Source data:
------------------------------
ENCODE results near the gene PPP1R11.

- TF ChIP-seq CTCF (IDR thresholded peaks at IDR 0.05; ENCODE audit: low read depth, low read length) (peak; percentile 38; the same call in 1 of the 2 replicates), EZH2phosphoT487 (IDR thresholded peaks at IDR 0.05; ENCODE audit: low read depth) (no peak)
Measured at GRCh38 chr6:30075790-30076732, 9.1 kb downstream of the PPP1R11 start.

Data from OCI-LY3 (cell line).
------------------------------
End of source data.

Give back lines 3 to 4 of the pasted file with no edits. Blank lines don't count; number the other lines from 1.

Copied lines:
Measured at GRCh38 chr6:30075790-30076732, 9.1 kb downstream of the PPP1R11 start.

Data from OCI-LY3 (cell line).